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  • Janice Sebagenzi

Students for Fair Admissions v. Harvard: Is Race the Real and Only Culprit?

Dernière mise à jour : 2 juin 2020

As a highly anticipated case began trial last October 15th, Harvard University was, once more, under the spotlight. The cause? A lawsuit filed in 2014 by Edward Blum, a conservative litigator, and his organization the Students for Fair Admissions. They are arguing that Asian-Americans have been denied admission to Harvard due to discrimination. It is not a first attempt for Blum who spearheaded two similar cases in the past. One of which made it to the Supreme Court and ultimately lost (Fisher v. University of Texas).

In that particular case, Abigail Fisher, a Caucasian applicant, did not qualify for Texas’ Top 10% Plan, which guarantees admission to the top 10% of every in-state graduating high school. For the remaining places, U of T depends on different factors to select their students and race is one of them. Abigail pleaded that as a Caucasian woman, she did not meet the diversity quota and thus, was discriminated against. At the moment, with the current and previous lawsuits on the matter, many are uncertain about the agenda behind these claims.

Are we genuinely seeking inclusion for Asian-Americans or are we using them to further ideological agendas and stop affirmative action, which is seen by Blum as a threat to Caucasian students?

What is Affirmation Action?

At the heart of the issue is the concept of “affirmative action”. This concept results from the 1960s Civil Rights Movement, which intended to provide equal opportunities to minorities and women in the spheres of education and employment. It was first coined, in 1961, by President Kennedy in an executive order that directed government contractors to take “affirmative action to ensure that applicants are employed, and that employees are treated during employment, without regard to their race, creed, color, or national origin”. In this case, affirmative action refers to admission policies that strive to help groups that have been historically excluded or underrepresented, gain equal access to education.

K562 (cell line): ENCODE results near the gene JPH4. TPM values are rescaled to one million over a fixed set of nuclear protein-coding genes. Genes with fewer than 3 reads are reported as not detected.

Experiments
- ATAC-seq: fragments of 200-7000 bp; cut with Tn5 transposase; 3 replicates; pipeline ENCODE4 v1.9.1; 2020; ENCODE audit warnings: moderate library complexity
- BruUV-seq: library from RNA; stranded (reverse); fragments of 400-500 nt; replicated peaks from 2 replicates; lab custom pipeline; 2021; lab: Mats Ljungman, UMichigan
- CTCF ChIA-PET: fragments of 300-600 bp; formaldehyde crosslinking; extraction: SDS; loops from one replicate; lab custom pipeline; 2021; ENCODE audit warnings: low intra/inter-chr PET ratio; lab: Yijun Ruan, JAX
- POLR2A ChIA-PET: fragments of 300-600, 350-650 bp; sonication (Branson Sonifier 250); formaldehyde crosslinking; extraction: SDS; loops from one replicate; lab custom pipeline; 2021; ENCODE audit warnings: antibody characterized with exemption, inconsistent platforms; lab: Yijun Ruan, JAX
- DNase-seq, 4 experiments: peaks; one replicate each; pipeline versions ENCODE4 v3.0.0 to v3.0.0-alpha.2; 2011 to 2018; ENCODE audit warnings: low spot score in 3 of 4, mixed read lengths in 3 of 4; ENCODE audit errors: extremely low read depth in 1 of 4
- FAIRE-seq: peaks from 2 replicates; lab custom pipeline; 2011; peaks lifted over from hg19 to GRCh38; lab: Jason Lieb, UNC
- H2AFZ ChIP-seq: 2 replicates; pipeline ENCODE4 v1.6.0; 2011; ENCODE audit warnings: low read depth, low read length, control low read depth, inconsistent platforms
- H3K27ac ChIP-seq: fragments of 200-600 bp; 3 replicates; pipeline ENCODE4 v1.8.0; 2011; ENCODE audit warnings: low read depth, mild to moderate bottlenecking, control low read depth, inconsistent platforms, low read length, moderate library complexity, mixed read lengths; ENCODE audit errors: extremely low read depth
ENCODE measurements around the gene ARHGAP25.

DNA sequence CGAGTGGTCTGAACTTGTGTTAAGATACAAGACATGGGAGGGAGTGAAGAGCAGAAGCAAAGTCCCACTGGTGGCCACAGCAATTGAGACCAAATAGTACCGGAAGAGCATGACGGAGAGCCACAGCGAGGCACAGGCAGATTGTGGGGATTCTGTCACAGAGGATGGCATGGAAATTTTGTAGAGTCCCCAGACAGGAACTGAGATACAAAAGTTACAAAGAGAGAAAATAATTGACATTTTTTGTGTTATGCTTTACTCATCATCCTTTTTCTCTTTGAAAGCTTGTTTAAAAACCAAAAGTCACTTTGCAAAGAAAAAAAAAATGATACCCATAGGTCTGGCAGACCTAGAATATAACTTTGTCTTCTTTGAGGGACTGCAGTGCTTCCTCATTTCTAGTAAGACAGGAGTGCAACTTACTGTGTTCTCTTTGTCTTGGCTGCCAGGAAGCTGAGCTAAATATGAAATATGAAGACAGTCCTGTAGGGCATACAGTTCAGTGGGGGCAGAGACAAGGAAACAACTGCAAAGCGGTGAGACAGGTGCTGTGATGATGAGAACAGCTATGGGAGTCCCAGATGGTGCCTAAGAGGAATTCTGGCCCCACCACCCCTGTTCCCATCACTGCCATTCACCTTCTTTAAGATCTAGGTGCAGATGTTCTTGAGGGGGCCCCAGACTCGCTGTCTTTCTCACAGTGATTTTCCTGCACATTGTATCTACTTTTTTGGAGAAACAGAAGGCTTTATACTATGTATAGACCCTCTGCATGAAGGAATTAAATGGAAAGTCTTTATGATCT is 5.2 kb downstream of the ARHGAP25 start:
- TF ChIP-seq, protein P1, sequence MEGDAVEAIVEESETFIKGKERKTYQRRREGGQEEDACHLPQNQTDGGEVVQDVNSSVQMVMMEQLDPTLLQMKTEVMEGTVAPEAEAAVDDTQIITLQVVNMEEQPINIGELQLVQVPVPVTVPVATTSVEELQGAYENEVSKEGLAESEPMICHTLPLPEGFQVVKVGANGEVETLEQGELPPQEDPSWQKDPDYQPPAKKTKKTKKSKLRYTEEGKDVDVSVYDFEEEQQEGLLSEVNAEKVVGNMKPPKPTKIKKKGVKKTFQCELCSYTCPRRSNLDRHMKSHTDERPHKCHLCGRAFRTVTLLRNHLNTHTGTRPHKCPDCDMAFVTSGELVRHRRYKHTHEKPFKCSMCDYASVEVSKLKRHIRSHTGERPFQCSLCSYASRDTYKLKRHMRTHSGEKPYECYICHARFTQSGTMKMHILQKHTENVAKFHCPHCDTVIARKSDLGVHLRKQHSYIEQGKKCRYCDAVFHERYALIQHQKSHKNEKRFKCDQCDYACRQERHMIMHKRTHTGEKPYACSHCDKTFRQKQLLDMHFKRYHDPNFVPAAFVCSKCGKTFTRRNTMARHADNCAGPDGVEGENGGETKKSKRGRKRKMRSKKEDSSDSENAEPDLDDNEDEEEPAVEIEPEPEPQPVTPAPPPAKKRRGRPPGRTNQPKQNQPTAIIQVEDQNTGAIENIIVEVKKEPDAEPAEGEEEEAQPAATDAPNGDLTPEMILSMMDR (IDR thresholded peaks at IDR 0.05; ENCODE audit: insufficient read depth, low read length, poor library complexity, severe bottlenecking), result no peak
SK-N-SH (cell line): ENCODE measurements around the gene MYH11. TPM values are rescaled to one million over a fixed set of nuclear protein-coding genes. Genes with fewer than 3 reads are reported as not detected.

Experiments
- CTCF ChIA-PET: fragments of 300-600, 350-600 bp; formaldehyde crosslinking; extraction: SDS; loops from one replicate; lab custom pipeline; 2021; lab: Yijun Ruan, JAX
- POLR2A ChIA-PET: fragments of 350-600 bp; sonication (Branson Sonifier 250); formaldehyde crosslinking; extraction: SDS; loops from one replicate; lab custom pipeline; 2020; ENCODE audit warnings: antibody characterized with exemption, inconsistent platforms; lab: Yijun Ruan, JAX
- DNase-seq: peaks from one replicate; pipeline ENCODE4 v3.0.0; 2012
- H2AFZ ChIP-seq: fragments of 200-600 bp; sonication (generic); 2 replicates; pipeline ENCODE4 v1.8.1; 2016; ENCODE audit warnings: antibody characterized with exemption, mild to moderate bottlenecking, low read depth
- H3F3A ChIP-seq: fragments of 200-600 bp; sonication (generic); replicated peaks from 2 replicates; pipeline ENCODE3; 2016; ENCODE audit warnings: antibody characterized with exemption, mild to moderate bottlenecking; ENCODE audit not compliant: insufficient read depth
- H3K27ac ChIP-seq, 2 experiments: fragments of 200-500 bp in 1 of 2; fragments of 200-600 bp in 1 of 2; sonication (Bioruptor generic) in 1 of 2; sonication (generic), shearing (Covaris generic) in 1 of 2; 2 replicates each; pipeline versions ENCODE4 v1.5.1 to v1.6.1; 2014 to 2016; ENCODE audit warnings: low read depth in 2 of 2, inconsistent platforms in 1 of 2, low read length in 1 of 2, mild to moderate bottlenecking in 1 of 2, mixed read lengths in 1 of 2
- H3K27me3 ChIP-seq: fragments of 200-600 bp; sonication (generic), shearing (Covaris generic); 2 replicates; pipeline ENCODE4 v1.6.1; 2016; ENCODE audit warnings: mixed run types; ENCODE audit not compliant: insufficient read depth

It is important to keep in mind that affirmative action and racial quotas are not equivalent as the latter, to some, defeats the entire purpose of equal opportunities. In fact, in a significant decision (Bakke v. University of California), in the 1970s, the Supreme Court ruled that colleges could consider race as one of many characteristics in an admission but could not set quotas as it would violate the Constitution’s Equal Protection Clause. Moreover, title VI of the 1964 Civil Act prohibits discrimination based on race, color, and national origin in programs and activities receiving federal financial assistance.

A Tool Towards Inclusion or Discrimination?

The Harvard admission process is said to be a “holistic” review meaning that it takes into account a variety of aspects such as background, personal experiences, grades, awards, character, extracurricular, and athletics. Its application rating system is currently being scrutinized since the plaintiffs argue that Asian-Americans perform better in academic and extracurricular ratings but are consistently rated behind other groups for what is known as the “personal score”. The plaintiffs believe that they are not only held to higher standards than other applicants, but that Harvard puts such an emphasis on race that it forces them to meet even higher standards. The SFFA argues that taking race into account only leads to racial bias and that colorblindness admissions are more equitable.